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UNC Football: The Long Dark

Hello darkness, my old friend.

Military Bowl Presented by Northrop Grumman - North Carolina v Temple Photo by Patrick McDermott/Getty Images

If you blinked, you may have missed it. You’d be forgiven, of course—the college football season is a beautiful, strange, transient thing. Like the twinkling lights and candles that lend their warm glow to homes across the country for around a month each year, the college football season comes and is gone before we’re quite ready to say goodbye.

If you blinked, you may have missed the ascent of a true freshman quarterback with a live arm, and the subsequent shattering of records. You may also have missed a wide receiver duo which accounted for well over a mile’s worth of passing yardage on the season. These brilliant moments—the acrobatic catches, the clutch plays, and the deep touchdowns—happened quickly, and thus would be easy to miss. Also easy to miss was the reinvention of a struggling quarterback as a star middle linebacker, excelling even as he adjusted to his new role.

The football season, like the holiday season, is hurtling to an end. The Tar Heels’ season has already ended on a high note, with a 55-13 blowout over the Owls of Temple University. The seniors, among them easily recognizable names such as Charlie Heck and Jason Strowbridge, have donned the blue and white for the final time. The 2019 version of the UNC football team has played its final snap, finishing a stark turnaround from the past two seasons with a flourish in the Military Bowl.

There are still a few games left, of course. A national champion has yet to be crowned, and a few other bowls remain to be settled before we can lay this season to rest. Beyond these, however, loom the cold and bleak badlands that are college football’s offseason, darker than the living room the day after the Christmas tree is taken down and the twinkling lights put away for 11 more months. The coming cold days, coupled with the long, dark nights that even the southern part of heaven experiences, can be a comedown from the warmth and cheer of the past holiday season.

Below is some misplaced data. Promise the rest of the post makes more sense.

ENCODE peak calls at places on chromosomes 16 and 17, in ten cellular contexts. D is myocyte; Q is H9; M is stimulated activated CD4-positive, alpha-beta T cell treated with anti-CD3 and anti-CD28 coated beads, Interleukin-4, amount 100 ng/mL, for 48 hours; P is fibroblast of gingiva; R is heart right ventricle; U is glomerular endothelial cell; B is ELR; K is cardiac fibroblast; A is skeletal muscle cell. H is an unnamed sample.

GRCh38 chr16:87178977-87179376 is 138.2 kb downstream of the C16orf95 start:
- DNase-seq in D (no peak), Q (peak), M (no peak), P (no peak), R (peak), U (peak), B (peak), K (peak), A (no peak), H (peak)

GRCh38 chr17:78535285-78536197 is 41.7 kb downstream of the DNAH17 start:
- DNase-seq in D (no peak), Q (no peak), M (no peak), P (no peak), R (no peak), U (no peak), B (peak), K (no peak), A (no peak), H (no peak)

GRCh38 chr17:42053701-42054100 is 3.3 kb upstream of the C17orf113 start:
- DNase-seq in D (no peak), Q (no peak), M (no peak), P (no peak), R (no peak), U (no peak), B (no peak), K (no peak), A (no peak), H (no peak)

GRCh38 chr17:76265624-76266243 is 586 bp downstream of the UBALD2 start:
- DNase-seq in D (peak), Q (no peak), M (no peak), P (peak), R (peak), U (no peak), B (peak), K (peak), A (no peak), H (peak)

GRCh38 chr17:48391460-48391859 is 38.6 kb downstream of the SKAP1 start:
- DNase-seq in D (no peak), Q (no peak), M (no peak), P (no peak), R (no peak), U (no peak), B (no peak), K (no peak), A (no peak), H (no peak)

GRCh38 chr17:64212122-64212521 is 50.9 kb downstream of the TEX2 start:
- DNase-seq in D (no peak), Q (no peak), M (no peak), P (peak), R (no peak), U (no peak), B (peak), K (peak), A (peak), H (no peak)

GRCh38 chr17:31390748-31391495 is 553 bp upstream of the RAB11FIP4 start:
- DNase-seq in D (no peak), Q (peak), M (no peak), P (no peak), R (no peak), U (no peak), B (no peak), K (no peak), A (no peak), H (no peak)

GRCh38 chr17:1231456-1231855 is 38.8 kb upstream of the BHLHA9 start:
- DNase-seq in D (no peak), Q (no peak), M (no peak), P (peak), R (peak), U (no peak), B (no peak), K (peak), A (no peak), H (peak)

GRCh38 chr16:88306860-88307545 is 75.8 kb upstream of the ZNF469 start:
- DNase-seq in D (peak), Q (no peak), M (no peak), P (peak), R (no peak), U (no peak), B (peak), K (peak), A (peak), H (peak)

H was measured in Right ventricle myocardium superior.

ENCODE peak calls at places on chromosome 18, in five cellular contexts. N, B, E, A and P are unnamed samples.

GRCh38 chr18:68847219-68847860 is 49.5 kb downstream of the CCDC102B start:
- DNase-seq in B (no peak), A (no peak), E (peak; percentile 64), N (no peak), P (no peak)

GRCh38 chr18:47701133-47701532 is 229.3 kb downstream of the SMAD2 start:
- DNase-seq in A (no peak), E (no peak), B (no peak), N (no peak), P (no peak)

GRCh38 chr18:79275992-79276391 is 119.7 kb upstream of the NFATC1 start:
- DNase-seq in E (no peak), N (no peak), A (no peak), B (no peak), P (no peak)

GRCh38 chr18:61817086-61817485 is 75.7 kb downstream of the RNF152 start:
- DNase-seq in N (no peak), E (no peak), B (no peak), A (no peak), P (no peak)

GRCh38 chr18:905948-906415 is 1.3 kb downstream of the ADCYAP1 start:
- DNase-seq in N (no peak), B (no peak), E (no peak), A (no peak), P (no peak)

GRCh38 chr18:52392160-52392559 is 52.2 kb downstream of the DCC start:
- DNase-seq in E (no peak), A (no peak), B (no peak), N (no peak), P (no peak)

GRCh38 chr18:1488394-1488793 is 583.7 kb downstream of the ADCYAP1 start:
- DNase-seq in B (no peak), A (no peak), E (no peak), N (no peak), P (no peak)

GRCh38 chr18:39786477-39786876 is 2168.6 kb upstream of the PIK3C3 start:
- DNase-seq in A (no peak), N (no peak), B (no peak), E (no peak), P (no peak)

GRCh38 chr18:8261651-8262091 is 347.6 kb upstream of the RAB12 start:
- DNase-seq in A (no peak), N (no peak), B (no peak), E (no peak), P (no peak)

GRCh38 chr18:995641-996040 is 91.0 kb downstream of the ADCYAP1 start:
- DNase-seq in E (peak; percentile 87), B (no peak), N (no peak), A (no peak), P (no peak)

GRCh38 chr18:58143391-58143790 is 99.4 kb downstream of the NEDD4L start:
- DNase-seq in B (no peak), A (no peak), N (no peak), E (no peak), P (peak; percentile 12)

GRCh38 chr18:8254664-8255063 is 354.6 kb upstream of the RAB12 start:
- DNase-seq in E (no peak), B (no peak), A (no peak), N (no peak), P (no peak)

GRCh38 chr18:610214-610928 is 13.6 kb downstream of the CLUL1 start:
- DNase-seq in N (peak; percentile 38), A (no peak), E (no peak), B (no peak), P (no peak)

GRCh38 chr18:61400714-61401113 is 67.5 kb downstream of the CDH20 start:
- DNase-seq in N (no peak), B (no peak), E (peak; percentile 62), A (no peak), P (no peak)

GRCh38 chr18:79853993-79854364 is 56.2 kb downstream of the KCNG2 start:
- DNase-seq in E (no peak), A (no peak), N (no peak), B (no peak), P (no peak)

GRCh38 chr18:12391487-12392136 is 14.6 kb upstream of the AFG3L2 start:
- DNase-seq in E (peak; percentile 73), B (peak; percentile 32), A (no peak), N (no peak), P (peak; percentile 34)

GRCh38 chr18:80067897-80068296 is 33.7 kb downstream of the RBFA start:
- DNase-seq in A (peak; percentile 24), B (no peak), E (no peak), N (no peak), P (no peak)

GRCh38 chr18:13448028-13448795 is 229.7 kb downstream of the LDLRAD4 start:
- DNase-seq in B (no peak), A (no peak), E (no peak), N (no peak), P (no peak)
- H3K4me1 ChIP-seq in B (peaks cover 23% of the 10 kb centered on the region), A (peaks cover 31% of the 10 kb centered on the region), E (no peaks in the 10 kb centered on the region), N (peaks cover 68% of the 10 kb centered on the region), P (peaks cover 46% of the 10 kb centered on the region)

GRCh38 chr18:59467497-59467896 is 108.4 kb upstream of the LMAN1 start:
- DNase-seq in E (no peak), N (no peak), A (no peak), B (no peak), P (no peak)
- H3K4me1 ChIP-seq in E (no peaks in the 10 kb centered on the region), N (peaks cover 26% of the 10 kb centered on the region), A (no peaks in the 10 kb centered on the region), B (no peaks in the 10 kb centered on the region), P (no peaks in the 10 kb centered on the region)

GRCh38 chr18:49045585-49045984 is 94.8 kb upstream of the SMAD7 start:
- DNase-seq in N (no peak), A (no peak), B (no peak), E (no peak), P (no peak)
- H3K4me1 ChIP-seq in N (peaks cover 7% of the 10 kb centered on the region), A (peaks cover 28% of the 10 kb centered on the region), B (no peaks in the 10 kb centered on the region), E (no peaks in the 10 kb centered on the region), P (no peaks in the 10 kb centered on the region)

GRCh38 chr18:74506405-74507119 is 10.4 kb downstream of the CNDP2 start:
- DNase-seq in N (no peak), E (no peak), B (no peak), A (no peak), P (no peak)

This season flew by, which is why it can be helpful to reflect on the things that the Tar Heels accomplished this season, as well as look toward the future. The return of once-and-future coach Mack Brown introduced energy back into a program that had been languishing for two seasons prior, and a youth movement carried the Heels to a winning record and the first bowl appearance since 2016. The aforementioned true freshman quarterback, Sam Howell, will be a freshman no more, and should continue to improve over the offseason. Coach Brown looks to have the program back on track, and a big bowl win to wrap up the season will make the coming offseason easier to bear for those of us who get the itch for college football sometime in April.

As we prepare to flip the calendar over to the pleasingly-symmetrical 2020, we close the book on one Tar Heel season and prepare to switch gears to the next. For now, we can distract ourselves from the lack of North Carolina football with our hoping and praying that the men’s basketball team can find some semblance of offense in the absence of Cole Anthony.

This season was fun, though, and we ought to do it again sometime. I’ll see y’all in about eight months in Kenan Stadium.